A look at Windows Subsystem for Linux (WSL) – a thing worked first time!

Hi everyone. It’s been a while, but I finally got around to it :). Here is the Windows Subsystem for Linux post and video! As usual, you can watch the video, read the post, or both depending on what you feel like.

Windows Subsystem for Linux – the video

The write-up

Setting up WSL

So, I started off the adventure by using Windows PowerShell. Eek. I’ve heard a lot about the super-long commands to do simple things, but until now I hadn’t really experienced it. It seems like a very different beast compared to Bash or other Unix/Linux shells. I had to do this to enable the optional WSL feature in Windows 10. All I needed was the simple:

Enable-WindowsOptionalFeature -Online -FeatureName Microsoft-Windows-Subsystem-Linux

Nice and dainty, just like I’d heard. After a bit of chugging and a quick reboot, I was pretty much ready to go. Next I opened the Microsoft Store, which opened impressively quickly! Then I just searched for and installed Debian GNU/Linux, which was as simple as installing anything else from the Microsoft Store. It also installed really quickly!

To initialise and install the Debian system, I just launched it and then set up a user account. After this, I had all of the standard Linux commands and packages at my disposal, at near-native speed on that machine.

I then used sudo to update the Debian system, as usual. I thought I had to launch as administrator, but I don’t believe that was necessary. Updating was slow, but not that slow given the sluggish nature of the laptop, so I’m fairly impressed :). It was certainly quicker than Cygwin on the same system.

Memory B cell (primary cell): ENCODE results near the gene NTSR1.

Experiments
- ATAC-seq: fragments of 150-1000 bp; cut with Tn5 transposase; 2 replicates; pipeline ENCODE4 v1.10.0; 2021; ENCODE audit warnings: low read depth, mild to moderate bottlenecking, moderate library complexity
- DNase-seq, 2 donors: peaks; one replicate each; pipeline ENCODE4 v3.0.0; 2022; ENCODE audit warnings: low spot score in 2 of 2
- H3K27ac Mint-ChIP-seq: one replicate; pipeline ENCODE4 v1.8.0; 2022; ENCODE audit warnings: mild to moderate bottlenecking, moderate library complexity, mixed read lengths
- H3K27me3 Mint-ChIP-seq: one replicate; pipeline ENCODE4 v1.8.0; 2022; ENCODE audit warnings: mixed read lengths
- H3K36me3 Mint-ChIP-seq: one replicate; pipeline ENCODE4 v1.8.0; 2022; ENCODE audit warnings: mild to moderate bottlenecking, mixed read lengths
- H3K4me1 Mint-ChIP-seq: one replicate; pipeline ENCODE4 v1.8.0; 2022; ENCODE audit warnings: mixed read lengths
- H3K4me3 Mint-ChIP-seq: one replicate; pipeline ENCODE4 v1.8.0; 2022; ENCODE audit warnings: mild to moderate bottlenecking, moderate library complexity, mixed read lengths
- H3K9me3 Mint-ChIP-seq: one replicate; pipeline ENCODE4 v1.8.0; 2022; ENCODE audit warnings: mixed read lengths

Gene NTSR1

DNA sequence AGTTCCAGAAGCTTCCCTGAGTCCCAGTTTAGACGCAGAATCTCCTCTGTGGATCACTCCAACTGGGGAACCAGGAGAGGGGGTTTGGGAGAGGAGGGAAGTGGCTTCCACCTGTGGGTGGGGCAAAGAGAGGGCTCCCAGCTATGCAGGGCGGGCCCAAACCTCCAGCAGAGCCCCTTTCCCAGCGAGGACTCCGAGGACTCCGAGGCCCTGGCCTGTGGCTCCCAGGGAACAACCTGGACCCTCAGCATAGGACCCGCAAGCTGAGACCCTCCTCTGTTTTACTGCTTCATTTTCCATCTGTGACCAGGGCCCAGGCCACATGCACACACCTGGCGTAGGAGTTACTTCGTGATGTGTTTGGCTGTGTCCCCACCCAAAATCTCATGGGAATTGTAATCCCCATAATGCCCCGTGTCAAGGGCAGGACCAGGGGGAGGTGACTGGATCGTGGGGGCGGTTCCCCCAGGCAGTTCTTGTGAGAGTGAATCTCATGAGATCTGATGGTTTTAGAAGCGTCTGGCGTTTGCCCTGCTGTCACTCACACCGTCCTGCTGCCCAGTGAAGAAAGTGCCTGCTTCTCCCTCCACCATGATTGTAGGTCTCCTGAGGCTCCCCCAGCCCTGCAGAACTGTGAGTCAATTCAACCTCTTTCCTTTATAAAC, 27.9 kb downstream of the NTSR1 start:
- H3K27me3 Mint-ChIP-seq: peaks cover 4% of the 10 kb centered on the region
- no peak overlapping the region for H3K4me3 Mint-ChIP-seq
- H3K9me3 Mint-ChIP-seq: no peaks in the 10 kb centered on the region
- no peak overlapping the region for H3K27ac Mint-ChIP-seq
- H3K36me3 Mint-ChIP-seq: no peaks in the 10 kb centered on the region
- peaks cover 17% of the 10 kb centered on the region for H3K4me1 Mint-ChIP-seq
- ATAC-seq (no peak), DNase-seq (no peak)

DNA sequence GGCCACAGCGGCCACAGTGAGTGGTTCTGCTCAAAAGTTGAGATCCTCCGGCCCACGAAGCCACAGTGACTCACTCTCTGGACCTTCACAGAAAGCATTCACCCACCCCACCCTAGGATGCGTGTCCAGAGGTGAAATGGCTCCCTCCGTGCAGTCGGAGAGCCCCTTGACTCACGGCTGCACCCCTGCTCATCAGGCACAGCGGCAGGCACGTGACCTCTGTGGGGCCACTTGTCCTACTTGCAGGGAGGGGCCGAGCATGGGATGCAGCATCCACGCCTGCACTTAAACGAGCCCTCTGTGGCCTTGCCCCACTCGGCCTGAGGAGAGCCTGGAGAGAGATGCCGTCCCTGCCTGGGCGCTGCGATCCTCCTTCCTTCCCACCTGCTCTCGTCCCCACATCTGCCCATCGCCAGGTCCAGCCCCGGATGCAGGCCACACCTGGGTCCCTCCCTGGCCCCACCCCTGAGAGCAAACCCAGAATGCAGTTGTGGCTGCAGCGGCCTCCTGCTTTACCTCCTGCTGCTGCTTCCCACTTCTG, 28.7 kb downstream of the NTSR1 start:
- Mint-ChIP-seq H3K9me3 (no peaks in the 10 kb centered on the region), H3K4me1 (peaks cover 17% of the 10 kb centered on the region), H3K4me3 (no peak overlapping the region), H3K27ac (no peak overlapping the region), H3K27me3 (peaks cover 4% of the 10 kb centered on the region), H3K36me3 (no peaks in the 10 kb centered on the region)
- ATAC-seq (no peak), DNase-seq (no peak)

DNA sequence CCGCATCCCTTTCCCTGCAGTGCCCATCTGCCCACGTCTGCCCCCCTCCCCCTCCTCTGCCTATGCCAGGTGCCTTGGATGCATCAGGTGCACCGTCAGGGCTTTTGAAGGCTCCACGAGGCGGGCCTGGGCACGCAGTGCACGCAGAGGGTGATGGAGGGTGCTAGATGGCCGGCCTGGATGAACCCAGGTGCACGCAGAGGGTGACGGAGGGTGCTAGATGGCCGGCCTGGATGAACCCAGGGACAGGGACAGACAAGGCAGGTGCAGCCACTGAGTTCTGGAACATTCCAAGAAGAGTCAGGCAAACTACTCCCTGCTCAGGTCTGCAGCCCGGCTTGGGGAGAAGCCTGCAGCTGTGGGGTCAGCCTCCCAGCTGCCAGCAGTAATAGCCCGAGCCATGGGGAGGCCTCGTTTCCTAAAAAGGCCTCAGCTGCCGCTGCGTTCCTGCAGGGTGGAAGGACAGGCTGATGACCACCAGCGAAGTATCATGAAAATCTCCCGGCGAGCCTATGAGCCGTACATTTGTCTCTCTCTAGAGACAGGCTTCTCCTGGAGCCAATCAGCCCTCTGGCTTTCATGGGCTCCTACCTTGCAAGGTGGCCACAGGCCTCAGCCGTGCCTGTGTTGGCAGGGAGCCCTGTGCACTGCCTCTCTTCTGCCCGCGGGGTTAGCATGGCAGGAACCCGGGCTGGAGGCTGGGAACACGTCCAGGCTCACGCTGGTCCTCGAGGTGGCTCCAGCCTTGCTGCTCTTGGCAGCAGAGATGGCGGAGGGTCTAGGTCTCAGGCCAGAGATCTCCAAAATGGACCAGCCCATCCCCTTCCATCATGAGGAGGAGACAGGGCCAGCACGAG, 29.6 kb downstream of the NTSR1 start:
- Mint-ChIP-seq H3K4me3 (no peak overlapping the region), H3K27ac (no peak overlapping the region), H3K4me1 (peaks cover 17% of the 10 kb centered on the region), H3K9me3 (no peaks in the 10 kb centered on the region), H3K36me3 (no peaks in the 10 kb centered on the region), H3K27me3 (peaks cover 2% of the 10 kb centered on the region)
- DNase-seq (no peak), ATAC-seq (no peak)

Running graphical applications

While not something you’re supposed to be able to do, I’d heard it was possible to do this with Windows Subsystem for Linux, so I thought I’d have a go. So you need an extra installation on Windows – an X server – like with Cygwin. Xming seemed like a good idea, because someone else had tried it and said it worked. I left all the default options on during the install, and allowed access to it with the Windows Firewall.

Now I could try a graphical application, so I picked vim-gtk, because someone else tried it already – it seemed likely to work. I haven’t got much of an idea of how to use VIM, so I couldn’t do much with it, but it did work! It worked reasonably quickly too. All I had to do to enable the display was run:

export DISPLAY=:0

And then I could start vim-gtk, just like with Cygwin. I thought I’d try something more complicated next – Epiphany Browser. It took a while to install, but when it did, it did work, and almost flawlessly too. There were some mouse troubles, but I think that was Xming’s fault – overlapping Epiphany with the Debian terminal/console didn’t work and it didn’t want to let go of the window! Once I sorted that, it worked reasonably quickly, and I could load web pages easily and without issue. Xming is a few years old so it might not play well with Windows 10 would be my guess.


I am really quite amazed at how well this worked. It was easy, and there were almost no issues, even running graphical applications, which I’m not even supposed to be able to do!

That’s it for now, but stay tuned for upcoming posts here, and keep an eye out for a new video series on YouTube!


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About Hamish McIntyre-Bhatty

I'm a self-employed software developer working on Free Software projects, as well as studying for my degree with the Open University. Being pedantic when it comes to detail is fortunately useful for both of these things! A strong believer in free software, I have a few pay-for programs available under the GPLv3 and enjoy reporting bugs and helping to improve various open source projects, including volunteering at Wimborne Model Town to work on their river control system.

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